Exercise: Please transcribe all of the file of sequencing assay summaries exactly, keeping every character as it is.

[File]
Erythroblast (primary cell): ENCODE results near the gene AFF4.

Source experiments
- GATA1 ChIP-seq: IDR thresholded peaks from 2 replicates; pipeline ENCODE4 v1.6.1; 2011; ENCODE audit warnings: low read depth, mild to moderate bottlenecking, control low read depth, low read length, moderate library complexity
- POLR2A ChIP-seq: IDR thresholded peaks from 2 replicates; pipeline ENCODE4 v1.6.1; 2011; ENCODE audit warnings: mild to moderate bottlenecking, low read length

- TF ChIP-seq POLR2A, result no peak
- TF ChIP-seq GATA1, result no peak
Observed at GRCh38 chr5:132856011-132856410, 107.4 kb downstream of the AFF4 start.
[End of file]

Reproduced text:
Erythroblast (primary cell): ENCODE results near the gene AFF4.

Source experiments
- GATA1 ChIP-seq: IDR thresholded peaks from 2 replicates; pipeline ENCODE4 v1.6.1; 2011; ENCODE audit warnings: low read depth, mild to moderate bottlenecking, control low read depth, low read length, moderate library complexity
- POLR2A ChIP-seq: IDR thresholded peaks from 2 replicates; pipeline ENCODE4 v1.6.1; 2011; ENCODE audit warnings: mild to moderate bottlenecking, low read length

- TF ChIP-seq POLR2A, result no peak
- TF ChIP-seq GATA1, result no peak
Observed at GRCh38 chr5:132856011-132856410, 107.4 kb downstream of the AFF4 start.